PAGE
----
__History of Set Theory__

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## Mathematicians have been using
sets since the very beginning of the subject. For example, Greek mathematicians
defined a circle as the set of points at a fixed distance r from a fixed
point P. However, the concepts of 'infinite set' &
'finite set' eluded mathematicians and
philosophers over the centuries. For example, Hindu minds conceived of infinite
in their scriptural text Ishavasy-opanishad as follows: "The Whole is there. The
Whole is here. From the hole imanates the Whole. Taking away the Whole from the
Whole , what remains is still a Whole". Phythagoras(~ 585-500 B.C.), a Greek
mathematicians, associated good and evil with the limited and the unlimited,
respectively. Aristotle(384-322 B.C.) said, "The infinite is imperfect,
unfinished and therefore, unthinkable; it is formless and confused." The Roman
Emperor and philosopher Marcus Aqarchus(121-180 A.D.) said infinity is a
fathomless gulf, into which all things vanish". English philosopher Thomas
Hobbes(1588-1679) said, "When we say anything is infinite, we signify only that
we are not able to conceive the ends and bounds of the thing named".

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The working
mathematician, as well as the street, is seldom concerned with the unusal
question: what is a number? But the attempt to answer this question precisely
has motivated much of the work by mathematicians and philosophers in the
foundations of mathematics during the past hundred years. Characterization of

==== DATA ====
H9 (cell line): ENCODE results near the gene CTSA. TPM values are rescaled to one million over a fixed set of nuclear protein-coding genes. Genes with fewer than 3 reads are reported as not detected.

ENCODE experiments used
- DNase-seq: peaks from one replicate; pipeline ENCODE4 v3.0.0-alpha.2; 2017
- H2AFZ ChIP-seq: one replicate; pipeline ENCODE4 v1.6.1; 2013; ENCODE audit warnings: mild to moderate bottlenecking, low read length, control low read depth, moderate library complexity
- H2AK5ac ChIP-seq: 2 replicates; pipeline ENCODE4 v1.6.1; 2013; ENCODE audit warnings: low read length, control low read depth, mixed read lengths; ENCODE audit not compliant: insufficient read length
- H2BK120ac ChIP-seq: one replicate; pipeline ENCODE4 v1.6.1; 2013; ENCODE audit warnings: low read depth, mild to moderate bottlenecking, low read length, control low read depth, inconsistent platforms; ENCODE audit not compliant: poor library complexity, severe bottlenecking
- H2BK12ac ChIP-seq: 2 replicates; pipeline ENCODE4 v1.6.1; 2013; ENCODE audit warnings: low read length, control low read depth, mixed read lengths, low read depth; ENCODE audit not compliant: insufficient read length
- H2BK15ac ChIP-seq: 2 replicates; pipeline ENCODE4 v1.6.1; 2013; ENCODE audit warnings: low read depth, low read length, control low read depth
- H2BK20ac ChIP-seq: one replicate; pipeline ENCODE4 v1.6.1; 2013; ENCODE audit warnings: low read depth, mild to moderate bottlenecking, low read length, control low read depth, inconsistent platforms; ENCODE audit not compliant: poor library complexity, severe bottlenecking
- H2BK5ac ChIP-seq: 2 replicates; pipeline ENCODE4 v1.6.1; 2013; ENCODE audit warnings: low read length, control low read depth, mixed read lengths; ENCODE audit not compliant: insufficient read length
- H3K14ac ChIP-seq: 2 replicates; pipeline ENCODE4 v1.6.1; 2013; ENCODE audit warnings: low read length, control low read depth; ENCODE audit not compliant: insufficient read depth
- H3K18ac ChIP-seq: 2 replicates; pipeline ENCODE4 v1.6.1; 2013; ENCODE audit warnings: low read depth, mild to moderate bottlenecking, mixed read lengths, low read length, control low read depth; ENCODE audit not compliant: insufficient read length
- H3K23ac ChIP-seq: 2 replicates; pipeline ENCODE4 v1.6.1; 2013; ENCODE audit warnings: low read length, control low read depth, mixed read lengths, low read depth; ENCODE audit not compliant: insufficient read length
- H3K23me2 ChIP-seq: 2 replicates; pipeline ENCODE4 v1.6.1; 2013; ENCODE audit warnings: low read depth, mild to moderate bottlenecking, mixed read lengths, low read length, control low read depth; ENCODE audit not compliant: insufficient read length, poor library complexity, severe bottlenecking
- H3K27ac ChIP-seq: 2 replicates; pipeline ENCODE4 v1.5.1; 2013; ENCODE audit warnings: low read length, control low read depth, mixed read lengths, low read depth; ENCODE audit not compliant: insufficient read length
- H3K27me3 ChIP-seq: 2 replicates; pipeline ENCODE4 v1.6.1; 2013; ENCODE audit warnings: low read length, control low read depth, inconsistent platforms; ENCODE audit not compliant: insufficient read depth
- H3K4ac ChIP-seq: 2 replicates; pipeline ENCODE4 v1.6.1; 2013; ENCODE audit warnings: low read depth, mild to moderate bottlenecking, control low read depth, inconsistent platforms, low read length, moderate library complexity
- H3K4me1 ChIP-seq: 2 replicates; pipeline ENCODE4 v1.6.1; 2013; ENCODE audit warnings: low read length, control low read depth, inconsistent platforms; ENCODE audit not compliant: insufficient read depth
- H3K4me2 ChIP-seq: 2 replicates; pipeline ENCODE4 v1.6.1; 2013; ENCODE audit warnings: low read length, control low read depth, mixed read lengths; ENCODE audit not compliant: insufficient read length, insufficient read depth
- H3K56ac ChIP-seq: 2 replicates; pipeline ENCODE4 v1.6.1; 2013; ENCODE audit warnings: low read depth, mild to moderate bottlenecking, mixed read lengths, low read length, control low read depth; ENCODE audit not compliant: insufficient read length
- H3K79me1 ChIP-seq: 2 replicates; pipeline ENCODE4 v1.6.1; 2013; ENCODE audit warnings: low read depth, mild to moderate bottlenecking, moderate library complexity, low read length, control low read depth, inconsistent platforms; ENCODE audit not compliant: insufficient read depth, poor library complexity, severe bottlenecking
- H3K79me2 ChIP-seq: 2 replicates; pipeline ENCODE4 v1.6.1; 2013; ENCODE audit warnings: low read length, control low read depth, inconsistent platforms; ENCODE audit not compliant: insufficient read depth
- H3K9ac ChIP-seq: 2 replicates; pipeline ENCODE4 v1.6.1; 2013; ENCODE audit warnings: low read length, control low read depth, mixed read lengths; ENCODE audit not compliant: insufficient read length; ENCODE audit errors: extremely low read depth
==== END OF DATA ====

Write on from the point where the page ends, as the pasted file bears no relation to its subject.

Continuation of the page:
the integers, rational numbers and real numbers has been a central problem for
the classical researches of Weierstrass, Dedekind, Kronecker, Frege, Peano,
Russell, Whitehead, Brouwer, and others. The researches of Georg Cantor around
1870 in the theory of infinite series and related topics of analysis gave a new
direction for the development of the set theory. Cantor, who is usually
considered the founder of the set theory as a mathematical discipline, was led
by usually considered the founder of set theory as a mathematical discipline, was
led by his work into a consideration of infinite sets or classes of arbitrary
character.

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However,
Cantor's results were not immediately accepted by his contemporaries. Also, it
was discovered that his definition of a set leads to a contradictions and
logical paradoxes. The most well known among these was given in 1918 by Bertrand
Russell(1872-1970), now known as Russell's paradox.

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In effort to
resolve these paradoxes, the first reaction of mathematicians was to 'axiomatize'
Cantor's intuitive set theory. Axiomatization means the following: starting with
a set of unambiguous statements called axioms, whose truth is assumed, one is
able to deduce all the remaining propositions of the theory from these axioms
using axioms of logical inference. Russell and Alfred North Whitehead(1861-1974)
in 1903 proposed an axiomatic theory of sets in their three-volume work called
Principia Mathematicians found it awkward to use. An axiomatic set theory which
is workable and is fully logistic was given in 1908 by Ernst
Zermello(1871-1953). This wa improved in 1921 by Abraham A. fraenkel (1891-1965)
and T. Skolem (1887-1963) and is now known as 'Zermello-frankel(ZF)-axiomatic
theory of sets.